A major type of inflammatory bowel disease (IBD) may be caused in part by genetic variants that prevent beneficial bacteria in the gut from doing their job, according to a new study published today in the journal Science.
Investigators found that the beneficial effects of Bacteroides fragilis bacterium, one of billions of microscopic organisms that normally inhabit the human gastrointestinal system, were negatively impacted by variations in the ATG16L1 gene.
These genetic variations increase the risk of developing Crohn's disease, one of the two common forms of IBD. As a result, the bacteria were prevented from carrying out one of their critical functions: suppressing inflammation of the intestinal lining.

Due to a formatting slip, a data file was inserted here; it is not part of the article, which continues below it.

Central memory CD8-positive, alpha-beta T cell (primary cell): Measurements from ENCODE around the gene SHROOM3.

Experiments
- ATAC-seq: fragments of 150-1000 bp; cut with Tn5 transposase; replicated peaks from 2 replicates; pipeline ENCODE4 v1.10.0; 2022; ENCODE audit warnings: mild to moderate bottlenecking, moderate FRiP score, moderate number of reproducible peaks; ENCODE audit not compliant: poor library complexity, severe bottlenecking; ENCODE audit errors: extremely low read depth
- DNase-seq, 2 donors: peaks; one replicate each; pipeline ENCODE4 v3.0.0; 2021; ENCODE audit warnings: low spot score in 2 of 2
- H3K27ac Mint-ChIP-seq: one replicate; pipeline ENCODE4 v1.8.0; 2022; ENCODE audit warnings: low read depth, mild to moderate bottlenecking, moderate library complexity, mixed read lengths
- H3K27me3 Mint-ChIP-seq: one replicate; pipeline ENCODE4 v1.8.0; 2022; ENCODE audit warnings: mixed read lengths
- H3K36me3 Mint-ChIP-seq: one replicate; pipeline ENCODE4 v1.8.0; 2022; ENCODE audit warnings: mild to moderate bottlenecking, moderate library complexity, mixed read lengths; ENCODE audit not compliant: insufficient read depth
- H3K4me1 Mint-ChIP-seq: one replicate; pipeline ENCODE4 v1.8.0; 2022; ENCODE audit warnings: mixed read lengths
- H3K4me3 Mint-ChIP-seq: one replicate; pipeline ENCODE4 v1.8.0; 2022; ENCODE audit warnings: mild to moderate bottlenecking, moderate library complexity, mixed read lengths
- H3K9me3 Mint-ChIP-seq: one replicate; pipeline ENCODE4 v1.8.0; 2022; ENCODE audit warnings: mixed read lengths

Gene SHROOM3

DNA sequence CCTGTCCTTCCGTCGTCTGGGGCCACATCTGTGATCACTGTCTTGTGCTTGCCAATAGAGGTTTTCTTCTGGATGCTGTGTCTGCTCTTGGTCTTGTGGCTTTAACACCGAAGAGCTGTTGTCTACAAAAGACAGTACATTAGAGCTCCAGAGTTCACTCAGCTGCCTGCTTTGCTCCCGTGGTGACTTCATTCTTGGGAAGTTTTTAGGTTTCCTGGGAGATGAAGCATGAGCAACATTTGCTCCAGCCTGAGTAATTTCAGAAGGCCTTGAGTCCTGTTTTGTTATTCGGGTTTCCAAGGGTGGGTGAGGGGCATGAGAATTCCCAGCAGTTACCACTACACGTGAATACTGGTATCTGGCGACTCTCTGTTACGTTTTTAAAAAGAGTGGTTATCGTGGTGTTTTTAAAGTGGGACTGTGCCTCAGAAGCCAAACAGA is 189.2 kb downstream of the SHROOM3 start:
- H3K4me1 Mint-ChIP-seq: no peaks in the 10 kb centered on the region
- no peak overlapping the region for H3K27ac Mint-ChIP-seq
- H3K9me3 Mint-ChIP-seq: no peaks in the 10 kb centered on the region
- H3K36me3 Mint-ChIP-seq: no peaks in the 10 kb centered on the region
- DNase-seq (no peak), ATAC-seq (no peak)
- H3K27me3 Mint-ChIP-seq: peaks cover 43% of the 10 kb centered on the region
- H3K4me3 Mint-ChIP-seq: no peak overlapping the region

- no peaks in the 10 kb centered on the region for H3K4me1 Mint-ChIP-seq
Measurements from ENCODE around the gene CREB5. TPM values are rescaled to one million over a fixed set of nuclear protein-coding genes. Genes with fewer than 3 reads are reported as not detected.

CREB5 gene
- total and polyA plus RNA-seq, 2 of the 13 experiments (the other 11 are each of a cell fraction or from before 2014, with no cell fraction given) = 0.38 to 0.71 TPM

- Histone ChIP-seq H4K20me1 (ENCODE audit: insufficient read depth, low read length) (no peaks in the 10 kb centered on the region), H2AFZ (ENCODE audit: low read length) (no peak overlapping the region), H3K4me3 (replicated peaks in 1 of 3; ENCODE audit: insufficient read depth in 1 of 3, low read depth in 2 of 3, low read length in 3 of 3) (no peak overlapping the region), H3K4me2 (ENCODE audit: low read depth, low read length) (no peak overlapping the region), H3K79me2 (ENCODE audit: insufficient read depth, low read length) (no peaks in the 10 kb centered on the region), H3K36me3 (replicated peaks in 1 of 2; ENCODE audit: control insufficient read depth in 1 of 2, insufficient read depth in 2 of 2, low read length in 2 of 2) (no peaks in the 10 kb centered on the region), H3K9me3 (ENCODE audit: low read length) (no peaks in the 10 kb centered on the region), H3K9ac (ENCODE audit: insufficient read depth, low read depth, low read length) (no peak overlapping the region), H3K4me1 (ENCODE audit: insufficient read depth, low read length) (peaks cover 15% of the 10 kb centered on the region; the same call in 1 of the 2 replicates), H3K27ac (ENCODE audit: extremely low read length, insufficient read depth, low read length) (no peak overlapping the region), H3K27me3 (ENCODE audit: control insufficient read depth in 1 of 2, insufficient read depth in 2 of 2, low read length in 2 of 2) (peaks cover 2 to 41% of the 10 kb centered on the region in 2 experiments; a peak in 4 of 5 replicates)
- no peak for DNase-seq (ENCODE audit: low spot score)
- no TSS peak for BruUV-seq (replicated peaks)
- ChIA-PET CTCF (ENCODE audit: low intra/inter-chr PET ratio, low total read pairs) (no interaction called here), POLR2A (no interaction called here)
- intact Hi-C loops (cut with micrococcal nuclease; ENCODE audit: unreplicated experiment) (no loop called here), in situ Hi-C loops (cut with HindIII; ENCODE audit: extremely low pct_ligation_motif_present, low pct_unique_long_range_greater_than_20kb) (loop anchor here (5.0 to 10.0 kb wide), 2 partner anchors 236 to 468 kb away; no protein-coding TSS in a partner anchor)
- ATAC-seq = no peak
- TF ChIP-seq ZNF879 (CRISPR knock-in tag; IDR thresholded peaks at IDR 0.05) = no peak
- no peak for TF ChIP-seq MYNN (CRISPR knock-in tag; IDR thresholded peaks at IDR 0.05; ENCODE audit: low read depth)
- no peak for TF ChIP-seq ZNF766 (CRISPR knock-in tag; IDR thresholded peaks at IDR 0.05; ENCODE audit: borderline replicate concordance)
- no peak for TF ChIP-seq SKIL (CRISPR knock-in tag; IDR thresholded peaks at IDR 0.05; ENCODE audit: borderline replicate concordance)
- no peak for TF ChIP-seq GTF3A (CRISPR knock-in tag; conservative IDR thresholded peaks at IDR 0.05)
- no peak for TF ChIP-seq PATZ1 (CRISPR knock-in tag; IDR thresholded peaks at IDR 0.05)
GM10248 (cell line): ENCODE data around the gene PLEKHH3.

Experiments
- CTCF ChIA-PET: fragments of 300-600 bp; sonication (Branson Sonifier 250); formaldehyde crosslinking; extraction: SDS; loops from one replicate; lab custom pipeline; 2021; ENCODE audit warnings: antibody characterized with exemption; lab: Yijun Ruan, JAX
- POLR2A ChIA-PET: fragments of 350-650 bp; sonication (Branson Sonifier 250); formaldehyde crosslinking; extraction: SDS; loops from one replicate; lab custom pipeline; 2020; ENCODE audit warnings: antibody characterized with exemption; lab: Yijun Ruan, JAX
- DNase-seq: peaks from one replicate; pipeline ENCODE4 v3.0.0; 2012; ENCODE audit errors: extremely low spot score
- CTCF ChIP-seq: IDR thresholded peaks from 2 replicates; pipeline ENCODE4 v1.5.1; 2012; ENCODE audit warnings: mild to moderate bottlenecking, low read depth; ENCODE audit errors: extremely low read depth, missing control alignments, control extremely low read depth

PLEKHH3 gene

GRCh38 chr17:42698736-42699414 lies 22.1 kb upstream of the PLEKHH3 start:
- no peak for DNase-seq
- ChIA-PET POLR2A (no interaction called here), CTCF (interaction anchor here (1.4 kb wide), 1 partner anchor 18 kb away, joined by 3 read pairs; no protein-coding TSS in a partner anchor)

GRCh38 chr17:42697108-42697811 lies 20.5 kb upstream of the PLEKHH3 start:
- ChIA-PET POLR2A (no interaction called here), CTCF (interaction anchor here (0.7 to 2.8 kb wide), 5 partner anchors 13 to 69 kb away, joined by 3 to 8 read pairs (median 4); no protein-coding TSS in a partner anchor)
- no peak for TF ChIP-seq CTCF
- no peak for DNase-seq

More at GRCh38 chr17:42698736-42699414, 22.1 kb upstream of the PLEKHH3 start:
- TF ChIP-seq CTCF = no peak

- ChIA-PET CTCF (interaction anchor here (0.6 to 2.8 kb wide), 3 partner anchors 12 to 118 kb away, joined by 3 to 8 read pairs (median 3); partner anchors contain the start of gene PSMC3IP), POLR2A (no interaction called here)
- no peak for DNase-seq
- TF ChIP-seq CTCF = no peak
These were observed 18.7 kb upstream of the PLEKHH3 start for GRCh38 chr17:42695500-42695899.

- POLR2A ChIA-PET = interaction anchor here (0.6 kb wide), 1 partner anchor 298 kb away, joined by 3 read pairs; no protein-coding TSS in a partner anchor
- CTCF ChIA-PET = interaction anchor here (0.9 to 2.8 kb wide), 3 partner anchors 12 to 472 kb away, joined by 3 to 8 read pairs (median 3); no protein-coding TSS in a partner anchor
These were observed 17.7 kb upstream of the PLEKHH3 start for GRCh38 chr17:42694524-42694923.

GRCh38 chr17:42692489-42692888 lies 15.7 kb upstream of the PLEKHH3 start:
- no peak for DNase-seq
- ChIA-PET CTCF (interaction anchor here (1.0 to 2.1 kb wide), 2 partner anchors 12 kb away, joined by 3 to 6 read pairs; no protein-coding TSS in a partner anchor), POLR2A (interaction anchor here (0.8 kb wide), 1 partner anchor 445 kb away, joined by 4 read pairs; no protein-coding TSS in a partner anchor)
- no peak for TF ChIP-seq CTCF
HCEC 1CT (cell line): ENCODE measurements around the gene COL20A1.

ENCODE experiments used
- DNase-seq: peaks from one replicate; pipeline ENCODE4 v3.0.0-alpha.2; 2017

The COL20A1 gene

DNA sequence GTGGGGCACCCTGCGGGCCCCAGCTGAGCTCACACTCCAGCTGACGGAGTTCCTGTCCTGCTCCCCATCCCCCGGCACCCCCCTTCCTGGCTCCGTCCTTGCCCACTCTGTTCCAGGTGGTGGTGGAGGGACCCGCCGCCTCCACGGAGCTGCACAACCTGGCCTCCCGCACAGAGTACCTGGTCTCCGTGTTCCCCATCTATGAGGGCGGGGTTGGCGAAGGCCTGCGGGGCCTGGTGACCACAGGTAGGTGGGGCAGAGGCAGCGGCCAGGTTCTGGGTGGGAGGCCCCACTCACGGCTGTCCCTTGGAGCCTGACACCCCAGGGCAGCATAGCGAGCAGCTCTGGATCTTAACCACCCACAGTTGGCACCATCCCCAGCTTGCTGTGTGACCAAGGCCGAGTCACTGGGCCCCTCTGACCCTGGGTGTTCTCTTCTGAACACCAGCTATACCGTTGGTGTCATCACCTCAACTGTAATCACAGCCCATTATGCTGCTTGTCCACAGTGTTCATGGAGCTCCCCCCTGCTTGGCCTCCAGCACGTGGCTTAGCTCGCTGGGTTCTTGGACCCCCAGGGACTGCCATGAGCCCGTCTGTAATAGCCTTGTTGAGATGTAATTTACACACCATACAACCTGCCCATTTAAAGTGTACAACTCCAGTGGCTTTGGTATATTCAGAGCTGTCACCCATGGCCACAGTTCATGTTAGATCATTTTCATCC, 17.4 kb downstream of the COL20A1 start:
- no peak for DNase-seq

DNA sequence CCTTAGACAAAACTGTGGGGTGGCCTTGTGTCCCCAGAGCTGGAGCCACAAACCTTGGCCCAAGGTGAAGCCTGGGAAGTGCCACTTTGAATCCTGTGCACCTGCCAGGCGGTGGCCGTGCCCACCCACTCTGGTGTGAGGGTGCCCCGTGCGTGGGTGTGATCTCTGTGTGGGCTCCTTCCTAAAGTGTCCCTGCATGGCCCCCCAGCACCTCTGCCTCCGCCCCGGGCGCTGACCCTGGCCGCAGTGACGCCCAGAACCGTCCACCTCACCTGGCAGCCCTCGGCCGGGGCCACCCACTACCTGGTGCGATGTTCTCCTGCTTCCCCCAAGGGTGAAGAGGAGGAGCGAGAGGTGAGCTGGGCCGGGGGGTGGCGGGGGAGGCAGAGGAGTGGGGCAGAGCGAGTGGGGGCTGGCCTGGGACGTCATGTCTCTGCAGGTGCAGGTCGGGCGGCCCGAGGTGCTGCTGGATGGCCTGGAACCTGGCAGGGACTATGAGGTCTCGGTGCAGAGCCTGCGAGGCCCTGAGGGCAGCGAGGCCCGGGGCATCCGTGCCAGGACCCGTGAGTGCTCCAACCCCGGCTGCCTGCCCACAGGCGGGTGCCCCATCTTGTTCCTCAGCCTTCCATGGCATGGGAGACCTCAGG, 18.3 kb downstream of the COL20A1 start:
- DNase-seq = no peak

The human commensal Bacteroides fragilis delivers immunomodulatory molecules to immune cells via secretion of outer membrane vesicles (OMVs). Authors reveal that OMVs require IBD-associated genes, ATG16L1 and NOD2, to activate a non-canonical autophagy pathway during protection from colitis.
ATG16L1-deficient dendritic cells do not induce regulatory T cells (Treg) to suppress mucosal inflammation. Immune cells from human subjects with a major risk variant in ATG16L1 are defective in Treg responses to OMVs.
Researchers propose that polymorphisms in susceptibility genes promote disease through defects in ‘sensing’ protective signals from the microbiome, defining a potentially critical gene-environment etiology for IBD.